With recent turbulence hitting the market and lingering questions about whether more sell-offs are on the near horizon, it's not unreasonable to take a more cautious approach to stocks with heavily growth-dependent valuations. On the other hand, completely writing off growth stocks on the heels of the recent correction could cause you to miss out on worthwhile investment opportunities.
There are great companies at early stages of their trajectories that will go on to be big winners regardless of market swings, so we assembled a panel of three Motley Fool contributors and asked each to profile a company that still has lots of growth ahead. Read on to see why they think Wayfair (NYSE:W), Skechers (NYSE:SKX), and iQiyi (NASDAQ:IQ) have what it takes to deliver for long-term shareholders.
Furnishings for the masses
Demitri Kalogeropoulos (Wayfair): E-commerce specialist Wayfair has boosted sales by 40% or more in three of its last four quarterly outings. Recently, the home furnishings company passed 12 million active customers, and that base is becoming more loyal. In fact, repeat orders last quarter reached 4.3 million, or 66% of all sales, compared to 62% a year earlier.
Impressive metrics like these have provided the funds, and the motivation, for Wayfair's management to get more aggressive when it comes to growth. It's building out an improved shipping infrastructure in the core U.S. market, which is helping reduce shipping times while boosting customer satisfaction.
Meanwhile, Wayfair is busy expanding into major international markets so that it can achieve scale in the fragmented global market for home furnishings products. Finally, the retailer is expanding its software developer head count to support the improvements it's adding to the online shopping experience, including stronger recommendation engines and better visualization options.
That spending is ensuring that the company will post a significant net loss in 2018, just as it has in each of the last five fiscal years. But its core business looks strong and it's hard to fault Wayfair for investing aggressively in areas that contribute to its growing competitive advantage.
Don't underestimate this footwear stock
Tim Green (Skechers): Holding Skechers stock this year has been painful. Shares of the footwear company tumbled in April and again in July when quarterly results fell short of expectations. Investors didn't like slowing revenue growth and lackluster earnings. The stock is down about 22% year to date.
While Skechers' growth rate may be more muted going forward, the company has a lot of opportunity ahead of it. Skechers has been investing in its international and direct-to-consumer businesses, ramping up its spending to support future growth. This spending has hurt the bottom line in the near term, but it has positioned the company to continue to grow in the long term.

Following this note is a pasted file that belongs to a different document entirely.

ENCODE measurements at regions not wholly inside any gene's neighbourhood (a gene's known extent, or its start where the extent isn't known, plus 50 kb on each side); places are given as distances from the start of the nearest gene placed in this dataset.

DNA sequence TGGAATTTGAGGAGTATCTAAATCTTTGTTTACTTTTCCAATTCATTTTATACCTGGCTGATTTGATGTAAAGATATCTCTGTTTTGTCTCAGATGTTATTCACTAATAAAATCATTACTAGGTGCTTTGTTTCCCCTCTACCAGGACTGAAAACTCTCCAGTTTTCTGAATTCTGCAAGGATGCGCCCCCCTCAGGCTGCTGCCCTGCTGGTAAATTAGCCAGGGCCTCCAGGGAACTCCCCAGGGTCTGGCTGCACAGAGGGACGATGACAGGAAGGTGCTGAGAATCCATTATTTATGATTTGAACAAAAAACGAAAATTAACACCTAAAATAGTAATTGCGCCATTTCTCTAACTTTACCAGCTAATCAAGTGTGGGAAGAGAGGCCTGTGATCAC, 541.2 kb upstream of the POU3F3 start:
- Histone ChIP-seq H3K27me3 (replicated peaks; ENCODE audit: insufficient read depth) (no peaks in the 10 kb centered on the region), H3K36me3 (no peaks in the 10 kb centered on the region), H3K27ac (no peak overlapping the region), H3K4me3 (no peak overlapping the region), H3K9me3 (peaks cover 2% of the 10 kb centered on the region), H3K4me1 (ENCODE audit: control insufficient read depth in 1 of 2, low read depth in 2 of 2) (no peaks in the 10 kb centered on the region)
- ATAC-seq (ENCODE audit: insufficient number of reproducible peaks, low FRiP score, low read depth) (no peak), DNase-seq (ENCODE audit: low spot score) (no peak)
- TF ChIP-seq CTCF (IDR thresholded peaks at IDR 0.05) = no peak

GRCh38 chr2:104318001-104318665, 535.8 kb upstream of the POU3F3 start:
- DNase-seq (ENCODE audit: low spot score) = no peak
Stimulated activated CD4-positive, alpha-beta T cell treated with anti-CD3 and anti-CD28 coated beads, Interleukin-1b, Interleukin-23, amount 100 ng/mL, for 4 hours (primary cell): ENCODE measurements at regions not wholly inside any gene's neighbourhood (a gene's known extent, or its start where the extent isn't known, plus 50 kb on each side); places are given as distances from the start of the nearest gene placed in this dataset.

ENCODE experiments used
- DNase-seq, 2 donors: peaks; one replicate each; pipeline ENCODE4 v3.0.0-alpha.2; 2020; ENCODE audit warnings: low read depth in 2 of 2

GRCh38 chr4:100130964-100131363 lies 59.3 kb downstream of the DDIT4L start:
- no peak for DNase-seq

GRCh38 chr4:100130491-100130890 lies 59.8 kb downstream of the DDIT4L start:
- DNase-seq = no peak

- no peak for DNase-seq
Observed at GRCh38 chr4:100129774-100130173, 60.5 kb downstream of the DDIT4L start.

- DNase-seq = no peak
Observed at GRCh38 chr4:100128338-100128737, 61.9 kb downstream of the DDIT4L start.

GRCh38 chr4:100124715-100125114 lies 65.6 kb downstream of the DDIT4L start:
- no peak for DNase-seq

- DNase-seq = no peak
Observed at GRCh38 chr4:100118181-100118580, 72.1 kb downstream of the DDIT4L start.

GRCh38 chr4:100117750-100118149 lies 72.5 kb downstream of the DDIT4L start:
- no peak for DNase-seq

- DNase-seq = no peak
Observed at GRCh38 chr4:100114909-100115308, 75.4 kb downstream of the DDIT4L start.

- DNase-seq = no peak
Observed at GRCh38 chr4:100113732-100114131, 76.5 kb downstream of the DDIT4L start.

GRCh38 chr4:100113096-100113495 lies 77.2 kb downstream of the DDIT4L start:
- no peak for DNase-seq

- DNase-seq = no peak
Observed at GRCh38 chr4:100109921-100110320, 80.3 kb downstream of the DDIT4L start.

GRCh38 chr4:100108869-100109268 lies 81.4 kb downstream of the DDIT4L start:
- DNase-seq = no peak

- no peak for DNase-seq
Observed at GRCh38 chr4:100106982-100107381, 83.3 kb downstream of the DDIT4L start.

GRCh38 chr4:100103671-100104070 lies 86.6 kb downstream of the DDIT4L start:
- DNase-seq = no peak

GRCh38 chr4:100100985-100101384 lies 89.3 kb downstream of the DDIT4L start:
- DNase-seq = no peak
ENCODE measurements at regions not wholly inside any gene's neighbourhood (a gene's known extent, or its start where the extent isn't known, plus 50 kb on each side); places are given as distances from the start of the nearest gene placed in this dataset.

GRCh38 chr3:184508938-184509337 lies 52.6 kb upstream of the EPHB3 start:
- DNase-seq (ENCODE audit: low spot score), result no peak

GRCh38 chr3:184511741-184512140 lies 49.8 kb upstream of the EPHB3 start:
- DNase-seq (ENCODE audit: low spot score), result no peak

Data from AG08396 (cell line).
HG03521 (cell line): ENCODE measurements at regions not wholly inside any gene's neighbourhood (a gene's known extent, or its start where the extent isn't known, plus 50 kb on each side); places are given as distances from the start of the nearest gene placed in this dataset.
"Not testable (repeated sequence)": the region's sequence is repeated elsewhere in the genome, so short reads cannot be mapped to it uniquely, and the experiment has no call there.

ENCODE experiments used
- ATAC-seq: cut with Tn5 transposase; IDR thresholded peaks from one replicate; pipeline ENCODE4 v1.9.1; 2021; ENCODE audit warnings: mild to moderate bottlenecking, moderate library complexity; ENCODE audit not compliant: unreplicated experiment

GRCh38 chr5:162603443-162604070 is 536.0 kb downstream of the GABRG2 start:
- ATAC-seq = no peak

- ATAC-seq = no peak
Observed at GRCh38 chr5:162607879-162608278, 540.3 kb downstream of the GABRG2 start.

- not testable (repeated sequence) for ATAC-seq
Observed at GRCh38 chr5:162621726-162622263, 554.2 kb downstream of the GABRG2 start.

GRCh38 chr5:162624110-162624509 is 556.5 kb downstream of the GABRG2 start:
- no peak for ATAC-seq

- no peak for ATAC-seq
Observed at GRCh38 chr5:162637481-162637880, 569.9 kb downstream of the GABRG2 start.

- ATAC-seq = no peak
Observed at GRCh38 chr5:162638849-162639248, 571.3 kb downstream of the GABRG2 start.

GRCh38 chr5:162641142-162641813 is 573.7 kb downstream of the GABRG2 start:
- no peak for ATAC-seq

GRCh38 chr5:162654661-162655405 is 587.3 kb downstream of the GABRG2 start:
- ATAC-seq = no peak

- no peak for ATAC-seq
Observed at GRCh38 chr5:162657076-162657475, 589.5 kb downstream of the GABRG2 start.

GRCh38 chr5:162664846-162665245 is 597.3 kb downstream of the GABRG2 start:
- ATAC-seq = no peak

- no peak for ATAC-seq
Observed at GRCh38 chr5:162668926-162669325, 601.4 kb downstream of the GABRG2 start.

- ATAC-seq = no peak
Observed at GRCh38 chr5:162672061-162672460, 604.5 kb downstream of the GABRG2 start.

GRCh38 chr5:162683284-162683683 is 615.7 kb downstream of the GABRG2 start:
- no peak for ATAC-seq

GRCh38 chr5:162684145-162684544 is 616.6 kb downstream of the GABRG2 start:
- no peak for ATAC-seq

There were some signs in Skechers' third-quarter report that earnings are starting to recover. Operating profit edged up 6.4%, buoyed by a solid 7.5% sales increase and a slightly higher gross margin. Earnings per share dipped by a penny to $0.58, but a higher tax rate was to blame. Operating costs are still rising, but not much faster than revenue.
The market seems to be ignoring Skechers' long-term growth potential. After backing out the $800 million of net cash the company has accumulated, Skechers stock trades for just about 13 times the average analyst estimate for 2018 earnings. With the potential for earnings to grow faster than revenue as the company's growth investments pay off, Skechers stock could soar in the coming years.
A fast-growing Chinese streaming company
Keith Noonan (iQiyi): With streaming gaining ground as the preferred method for video and multimedia entertainment distribution and strong growth for China's middle class rising, iQiyi operates at the intersection of some powerful tailwinds. The company is sometimes referred to as "the Netflix of China," a description that oversimplifies the business' market position and opportunities -- but one that gives a basic idea of what it does. A subsidiary of Chinese search giant Baidu, iQiyi's core business is distributing original and licensed content through its streaming platform and it offers both an ad-supported free membership and a subscription-based membership.
iQiyi's strong content lineup and membership perks are helping it grow its paid user count at a rapid clip, and should help it continue to transition to a more subscription-focused business. The company's paid subscriber count doubled year over year last quarter to reach 81 million and was up from just 5 million in May 2015. These additions helped propel member services revenue up 78% year over year and helped push overall revenue up 48% compared to the prior-year period.
Maintaining subscriber momentum has required ramping up spending. Rising content costs caused the company's net loss to nearly triple compared to the prior-year quarter, reaching $457.3 million million last quarter, but the company is still just scratching the surface of what it can do with pricing increases and opportunities in fields like video games, merchandise, and licensing its original content to providers in other markets. As the Chinese middle class continues to see increased discretionary spending power, iQiyi will have the opportunity to shift some focus from growing paid subscribers to increasing its average revenue per user and better monetizing its large user base.